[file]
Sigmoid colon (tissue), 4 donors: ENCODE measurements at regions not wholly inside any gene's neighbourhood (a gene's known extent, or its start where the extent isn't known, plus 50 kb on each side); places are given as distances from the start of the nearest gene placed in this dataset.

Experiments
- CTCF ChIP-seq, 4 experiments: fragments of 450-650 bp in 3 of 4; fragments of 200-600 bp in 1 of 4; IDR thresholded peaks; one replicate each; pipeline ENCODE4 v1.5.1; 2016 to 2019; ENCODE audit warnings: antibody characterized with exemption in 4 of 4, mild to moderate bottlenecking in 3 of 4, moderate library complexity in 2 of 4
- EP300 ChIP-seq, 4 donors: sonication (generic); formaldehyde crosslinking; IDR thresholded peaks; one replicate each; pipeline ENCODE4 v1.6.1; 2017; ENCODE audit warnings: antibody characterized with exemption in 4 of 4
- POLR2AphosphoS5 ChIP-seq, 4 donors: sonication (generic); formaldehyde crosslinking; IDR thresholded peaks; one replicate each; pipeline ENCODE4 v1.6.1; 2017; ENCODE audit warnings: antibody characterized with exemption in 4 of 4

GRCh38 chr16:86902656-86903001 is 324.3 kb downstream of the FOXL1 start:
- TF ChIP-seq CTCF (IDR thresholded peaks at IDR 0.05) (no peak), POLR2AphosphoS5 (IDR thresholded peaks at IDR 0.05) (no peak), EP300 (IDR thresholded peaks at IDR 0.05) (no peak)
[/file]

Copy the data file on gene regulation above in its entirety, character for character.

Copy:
Sigmoid colon (tissue), 4 donors: ENCODE measurements at regions not wholly inside any gene's neighbourhood (a gene's known extent, or its start where the extent isn't known, plus 50 kb on each side); places are given as distances from the start of the nearest gene placed in this dataset.

Experiments
- CTCF ChIP-seq, 4 experiments: fragments of 450-650 bp in 3 of 4; fragments of 200-600 bp in 1 of 4; IDR thresholded peaks; one replicate each; pipeline ENCODE4 v1.5.1; 2016 to 2019; ENCODE audit warnings: antibody characterized with exemption in 4 of 4, mild to moderate bottlenecking in 3 of 4, moderate library complexity in 2 of 4
- EP300 ChIP-seq, 4 donors: sonication (generic); formaldehyde crosslinking; IDR thresholded peaks; one replicate each; pipeline ENCODE4 v1.6.1; 2017; ENCODE audit warnings: antibody characterized with exemption in 4 of 4
- POLR2AphosphoS5 ChIP-seq, 4 donors: sonication (generic); formaldehyde crosslinking; IDR thresholded peaks; one replicate each; pipeline ENCODE4 v1.6.1; 2017; ENCODE audit warnings: antibody characterized with exemption in 4 of 4

GRCh38 chr16:86902656-86903001 is 324.3 kb downstream of the FOXL1 start:
- TF ChIP-seq CTCF (IDR thresholded peaks at IDR 0.05) (no peak), POLR2AphosphoS5 (IDR thresholded peaks at IDR 0.05) (no peak), EP300 (IDR thresholded peaks at IDR 0.05) (no peak)